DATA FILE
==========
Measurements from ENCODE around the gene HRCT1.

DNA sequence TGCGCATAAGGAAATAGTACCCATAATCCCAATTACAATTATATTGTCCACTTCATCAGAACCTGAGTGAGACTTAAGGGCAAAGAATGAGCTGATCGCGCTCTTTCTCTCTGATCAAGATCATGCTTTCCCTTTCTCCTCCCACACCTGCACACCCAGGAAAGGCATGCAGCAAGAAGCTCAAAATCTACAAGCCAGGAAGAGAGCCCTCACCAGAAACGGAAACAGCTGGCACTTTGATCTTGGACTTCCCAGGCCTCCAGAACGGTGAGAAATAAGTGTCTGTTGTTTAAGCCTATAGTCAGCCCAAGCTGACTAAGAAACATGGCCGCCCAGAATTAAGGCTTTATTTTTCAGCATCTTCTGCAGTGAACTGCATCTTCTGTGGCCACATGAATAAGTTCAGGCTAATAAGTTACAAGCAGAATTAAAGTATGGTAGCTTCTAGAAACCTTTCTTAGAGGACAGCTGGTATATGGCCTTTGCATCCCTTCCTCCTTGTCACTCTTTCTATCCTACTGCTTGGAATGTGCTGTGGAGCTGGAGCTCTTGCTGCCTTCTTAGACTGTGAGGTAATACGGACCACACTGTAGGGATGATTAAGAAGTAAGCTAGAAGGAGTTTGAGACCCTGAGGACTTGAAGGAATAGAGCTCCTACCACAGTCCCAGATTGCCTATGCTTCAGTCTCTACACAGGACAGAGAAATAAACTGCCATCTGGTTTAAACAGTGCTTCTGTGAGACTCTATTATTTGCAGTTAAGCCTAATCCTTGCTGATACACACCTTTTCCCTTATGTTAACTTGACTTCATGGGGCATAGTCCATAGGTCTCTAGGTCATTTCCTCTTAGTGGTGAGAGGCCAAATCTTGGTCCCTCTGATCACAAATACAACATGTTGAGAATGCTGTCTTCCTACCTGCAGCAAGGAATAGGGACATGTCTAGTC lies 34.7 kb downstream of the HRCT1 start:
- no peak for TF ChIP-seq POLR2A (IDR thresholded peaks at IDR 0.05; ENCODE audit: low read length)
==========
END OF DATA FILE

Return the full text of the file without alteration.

Measurements from ENCODE around the gene HRCT1.

DNA sequence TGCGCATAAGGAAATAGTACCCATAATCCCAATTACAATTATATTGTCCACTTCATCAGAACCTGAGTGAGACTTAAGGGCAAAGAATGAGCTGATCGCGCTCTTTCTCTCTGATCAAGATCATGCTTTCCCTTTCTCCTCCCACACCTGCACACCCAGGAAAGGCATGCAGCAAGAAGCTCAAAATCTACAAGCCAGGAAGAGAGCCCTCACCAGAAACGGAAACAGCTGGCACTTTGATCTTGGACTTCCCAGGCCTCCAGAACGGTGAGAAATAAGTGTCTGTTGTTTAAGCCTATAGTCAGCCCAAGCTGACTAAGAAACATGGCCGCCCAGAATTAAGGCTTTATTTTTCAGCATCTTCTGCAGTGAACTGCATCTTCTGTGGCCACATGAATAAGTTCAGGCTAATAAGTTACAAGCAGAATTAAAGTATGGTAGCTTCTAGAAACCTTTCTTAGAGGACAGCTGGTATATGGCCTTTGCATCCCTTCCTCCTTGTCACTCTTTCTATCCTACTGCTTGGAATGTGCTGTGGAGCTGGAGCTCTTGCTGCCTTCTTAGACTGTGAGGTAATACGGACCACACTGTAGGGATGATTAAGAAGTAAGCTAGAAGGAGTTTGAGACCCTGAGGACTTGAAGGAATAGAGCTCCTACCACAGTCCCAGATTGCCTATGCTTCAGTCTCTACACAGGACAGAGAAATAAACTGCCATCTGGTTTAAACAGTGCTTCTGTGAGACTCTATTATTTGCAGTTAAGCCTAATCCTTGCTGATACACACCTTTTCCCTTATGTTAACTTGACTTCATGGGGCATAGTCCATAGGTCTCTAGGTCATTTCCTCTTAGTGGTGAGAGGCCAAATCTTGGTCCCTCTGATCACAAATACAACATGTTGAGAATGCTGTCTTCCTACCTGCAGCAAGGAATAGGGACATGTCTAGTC lies 34.7 kb downstream of the HRCT1 start:
- no peak for TF ChIP-seq POLR2A (IDR thresholded peaks at IDR 0.05; ENCODE audit: low read length)